- Lists are indiscriminate. If you rely on your memory, your natural tendency is to hold on to the important things and let the unimportant ones slide. Your memory is a great judge of the relative importance of the things you have to do. Memory perfoms an organic triage on the chaos of your life. Lists on the other hand just record the chaos. Lists admit every stray thought you are able to write down. Lists do not make judgments. Every item on a list has the same permanence. Sure you can rank items on a list by their relative importance. You can color code them and arrange them into some sort or order. None of this carries any real weight though when it comes to performing the list. The insignificant items nag with the same persistence as the significant ones. You will perform three unimportant tasks to avoid having to do an important one, but by the time you get around to the important one a whole host of new trivia will have been added to the list. There is a reason for this. It's easier to write stuff down than it is to do it. Making lists is easier than striking stuff off of them.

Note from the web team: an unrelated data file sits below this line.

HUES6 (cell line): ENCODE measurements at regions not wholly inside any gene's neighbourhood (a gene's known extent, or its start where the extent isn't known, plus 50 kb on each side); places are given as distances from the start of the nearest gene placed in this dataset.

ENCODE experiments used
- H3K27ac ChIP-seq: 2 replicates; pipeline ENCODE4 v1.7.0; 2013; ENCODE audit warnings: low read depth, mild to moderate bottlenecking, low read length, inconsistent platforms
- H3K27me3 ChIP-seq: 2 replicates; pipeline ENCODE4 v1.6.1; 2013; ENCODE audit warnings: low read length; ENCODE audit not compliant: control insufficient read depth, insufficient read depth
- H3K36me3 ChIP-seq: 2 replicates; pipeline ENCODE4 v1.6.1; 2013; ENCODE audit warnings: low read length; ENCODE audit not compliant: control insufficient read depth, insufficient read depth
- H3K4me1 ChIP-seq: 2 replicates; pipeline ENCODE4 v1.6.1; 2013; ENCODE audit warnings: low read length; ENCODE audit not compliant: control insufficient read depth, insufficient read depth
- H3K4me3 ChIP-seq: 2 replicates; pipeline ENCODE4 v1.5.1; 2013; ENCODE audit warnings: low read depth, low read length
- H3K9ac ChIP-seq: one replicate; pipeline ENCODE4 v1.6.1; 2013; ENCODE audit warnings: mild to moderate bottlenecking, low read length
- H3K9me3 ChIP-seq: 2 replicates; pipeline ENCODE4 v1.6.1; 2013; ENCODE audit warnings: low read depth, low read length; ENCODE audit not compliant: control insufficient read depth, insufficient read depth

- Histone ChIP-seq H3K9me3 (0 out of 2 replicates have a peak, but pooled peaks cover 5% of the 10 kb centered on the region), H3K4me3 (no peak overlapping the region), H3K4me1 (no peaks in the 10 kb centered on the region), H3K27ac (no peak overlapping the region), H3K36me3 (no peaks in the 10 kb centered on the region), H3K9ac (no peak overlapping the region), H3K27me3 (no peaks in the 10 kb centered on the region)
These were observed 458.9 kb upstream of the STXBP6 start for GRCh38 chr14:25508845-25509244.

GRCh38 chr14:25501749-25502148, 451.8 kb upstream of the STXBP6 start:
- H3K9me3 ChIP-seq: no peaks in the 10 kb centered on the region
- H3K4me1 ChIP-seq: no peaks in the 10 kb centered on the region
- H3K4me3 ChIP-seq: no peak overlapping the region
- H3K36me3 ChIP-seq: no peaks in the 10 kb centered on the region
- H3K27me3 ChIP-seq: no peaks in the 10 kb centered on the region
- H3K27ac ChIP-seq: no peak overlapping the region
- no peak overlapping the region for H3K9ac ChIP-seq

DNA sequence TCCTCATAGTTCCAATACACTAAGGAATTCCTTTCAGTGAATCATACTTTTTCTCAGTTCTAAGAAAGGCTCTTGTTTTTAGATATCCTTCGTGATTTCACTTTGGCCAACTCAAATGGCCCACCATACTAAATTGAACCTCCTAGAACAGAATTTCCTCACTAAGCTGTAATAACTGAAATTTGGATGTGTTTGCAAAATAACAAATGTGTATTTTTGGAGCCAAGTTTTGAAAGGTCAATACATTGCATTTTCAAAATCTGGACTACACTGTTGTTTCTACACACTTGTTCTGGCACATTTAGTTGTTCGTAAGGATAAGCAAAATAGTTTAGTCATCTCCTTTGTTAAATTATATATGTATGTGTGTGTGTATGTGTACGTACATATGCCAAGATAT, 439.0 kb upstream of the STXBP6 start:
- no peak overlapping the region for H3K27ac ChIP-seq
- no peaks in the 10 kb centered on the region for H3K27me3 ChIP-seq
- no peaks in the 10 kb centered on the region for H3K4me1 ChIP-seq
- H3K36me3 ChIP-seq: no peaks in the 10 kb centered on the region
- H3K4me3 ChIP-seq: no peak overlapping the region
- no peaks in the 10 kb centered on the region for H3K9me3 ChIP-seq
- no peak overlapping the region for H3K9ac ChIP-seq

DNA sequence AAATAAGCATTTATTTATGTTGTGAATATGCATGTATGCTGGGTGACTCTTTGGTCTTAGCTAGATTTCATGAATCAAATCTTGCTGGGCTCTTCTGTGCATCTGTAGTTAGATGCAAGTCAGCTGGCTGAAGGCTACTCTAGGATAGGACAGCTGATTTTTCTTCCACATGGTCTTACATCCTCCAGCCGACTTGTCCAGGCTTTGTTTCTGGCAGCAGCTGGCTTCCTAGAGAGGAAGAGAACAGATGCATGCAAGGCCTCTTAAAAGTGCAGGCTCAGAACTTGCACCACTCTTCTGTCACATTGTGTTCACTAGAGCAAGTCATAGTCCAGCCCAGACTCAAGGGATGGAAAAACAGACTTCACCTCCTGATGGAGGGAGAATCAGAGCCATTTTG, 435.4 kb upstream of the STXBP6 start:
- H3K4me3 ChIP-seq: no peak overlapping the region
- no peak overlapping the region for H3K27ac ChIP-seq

- Lists give us a false sense of security. When you've reduced your life to lists you are convinced that you have gained some measure of control over it. The opposite is true. You have lost control. You are now at the mercy of your lists. Your lists are in charge of everything you think, say and do, and they are feeding on your energy. No wonder you can't get anything done. There is only one thing worse than being at the mercy of your lists, and that is being at the mercy of someone else's.
Thursday, December 2, 2010
|It's easier to spot the horny girls during the holidays.|
I have occasionally considered using this pic on our Christmas cards, but, truth be known, I'm afraid that I'll offend someone with the more obvious captions that have to do with chatting up the horny bitch and so forth. I suppose this means that I am not edgy enough to be truly funny. I lack the courage of my funny bone...or maybe my funny bone lacks conviction. I don't know. If I did this, I might have more social media friends, but my family would feel compelled to pray for my immortal soul. Oh wait...win, win!